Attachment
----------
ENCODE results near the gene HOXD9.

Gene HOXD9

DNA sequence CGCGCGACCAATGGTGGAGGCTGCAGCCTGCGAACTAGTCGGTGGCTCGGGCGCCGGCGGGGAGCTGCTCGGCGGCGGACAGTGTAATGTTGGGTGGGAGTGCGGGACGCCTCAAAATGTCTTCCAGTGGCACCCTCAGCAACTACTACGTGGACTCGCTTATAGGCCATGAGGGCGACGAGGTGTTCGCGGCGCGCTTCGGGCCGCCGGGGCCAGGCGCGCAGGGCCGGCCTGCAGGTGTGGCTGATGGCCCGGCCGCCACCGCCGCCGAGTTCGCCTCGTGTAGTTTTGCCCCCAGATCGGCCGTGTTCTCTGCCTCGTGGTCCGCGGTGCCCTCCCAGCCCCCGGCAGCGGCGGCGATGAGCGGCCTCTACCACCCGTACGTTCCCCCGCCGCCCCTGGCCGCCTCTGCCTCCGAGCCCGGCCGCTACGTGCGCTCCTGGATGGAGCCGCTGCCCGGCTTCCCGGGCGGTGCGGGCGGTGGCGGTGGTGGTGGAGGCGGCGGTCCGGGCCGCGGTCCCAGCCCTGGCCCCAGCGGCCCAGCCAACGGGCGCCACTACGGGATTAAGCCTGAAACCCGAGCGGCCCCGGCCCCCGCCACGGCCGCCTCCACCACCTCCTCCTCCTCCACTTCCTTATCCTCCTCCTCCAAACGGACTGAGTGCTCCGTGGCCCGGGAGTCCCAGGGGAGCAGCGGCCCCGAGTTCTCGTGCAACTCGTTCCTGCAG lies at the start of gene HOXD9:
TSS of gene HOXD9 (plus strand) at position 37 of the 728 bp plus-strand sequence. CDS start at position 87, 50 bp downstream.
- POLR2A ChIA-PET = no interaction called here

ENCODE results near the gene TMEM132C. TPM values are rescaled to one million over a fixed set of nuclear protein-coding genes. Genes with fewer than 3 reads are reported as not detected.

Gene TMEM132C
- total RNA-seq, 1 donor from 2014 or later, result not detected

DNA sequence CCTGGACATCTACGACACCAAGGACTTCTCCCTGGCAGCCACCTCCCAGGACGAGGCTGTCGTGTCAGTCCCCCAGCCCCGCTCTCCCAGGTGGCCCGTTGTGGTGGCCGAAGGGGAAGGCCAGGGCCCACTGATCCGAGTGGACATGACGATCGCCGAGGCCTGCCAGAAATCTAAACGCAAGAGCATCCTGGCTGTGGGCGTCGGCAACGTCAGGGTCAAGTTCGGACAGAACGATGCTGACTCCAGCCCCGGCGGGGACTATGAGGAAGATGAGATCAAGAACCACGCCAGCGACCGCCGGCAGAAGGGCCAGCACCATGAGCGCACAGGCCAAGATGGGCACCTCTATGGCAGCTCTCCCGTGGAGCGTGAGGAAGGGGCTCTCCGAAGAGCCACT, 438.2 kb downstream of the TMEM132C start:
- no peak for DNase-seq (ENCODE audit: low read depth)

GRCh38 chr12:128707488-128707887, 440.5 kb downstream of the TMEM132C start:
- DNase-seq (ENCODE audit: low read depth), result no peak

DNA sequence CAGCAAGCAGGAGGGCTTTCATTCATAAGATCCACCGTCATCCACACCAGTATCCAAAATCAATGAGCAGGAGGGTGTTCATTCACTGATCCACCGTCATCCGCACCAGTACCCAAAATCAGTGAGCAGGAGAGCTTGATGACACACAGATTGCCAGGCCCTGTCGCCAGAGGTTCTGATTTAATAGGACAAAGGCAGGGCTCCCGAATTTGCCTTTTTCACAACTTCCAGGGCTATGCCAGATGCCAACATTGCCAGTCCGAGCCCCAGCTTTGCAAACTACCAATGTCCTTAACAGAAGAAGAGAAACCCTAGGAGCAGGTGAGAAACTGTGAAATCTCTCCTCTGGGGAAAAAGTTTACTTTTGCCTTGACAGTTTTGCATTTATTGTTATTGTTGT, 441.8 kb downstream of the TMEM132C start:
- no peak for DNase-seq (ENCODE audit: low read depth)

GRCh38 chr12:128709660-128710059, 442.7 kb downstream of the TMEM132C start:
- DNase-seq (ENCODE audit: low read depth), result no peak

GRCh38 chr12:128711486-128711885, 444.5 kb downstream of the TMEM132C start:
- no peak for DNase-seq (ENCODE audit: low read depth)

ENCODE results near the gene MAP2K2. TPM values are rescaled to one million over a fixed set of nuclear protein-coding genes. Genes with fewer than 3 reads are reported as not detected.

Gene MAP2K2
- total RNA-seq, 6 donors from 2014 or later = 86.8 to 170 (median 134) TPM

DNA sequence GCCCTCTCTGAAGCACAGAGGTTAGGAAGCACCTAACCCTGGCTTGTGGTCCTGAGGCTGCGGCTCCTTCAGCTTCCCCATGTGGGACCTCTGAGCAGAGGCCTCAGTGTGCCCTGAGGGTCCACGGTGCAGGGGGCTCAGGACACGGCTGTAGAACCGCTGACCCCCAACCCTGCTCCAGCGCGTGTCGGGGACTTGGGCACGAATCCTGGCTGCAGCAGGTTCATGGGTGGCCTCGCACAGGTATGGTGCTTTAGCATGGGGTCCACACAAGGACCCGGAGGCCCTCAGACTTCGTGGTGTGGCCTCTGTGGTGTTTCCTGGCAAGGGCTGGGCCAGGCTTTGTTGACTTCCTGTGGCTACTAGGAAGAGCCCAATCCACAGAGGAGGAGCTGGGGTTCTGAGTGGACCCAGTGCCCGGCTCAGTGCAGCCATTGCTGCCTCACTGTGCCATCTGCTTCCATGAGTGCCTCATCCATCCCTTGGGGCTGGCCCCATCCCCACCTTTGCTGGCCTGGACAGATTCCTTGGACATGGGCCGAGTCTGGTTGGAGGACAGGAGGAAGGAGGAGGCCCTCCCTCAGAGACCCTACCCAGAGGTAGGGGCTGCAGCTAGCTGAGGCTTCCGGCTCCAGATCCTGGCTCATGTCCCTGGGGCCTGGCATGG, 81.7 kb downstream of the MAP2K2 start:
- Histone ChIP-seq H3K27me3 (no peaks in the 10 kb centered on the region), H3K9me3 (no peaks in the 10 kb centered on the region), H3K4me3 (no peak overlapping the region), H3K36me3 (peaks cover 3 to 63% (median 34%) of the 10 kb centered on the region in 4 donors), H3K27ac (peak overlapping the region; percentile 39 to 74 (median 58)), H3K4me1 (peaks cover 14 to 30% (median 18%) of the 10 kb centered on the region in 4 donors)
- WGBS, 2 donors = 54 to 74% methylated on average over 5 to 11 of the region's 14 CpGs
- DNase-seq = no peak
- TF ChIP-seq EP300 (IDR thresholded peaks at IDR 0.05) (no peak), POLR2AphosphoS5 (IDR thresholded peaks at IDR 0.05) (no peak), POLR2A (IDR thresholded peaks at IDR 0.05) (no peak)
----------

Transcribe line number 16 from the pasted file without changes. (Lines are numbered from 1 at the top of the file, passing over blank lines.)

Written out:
- DNase-seq (ENCODE audit: low read depth), result no peak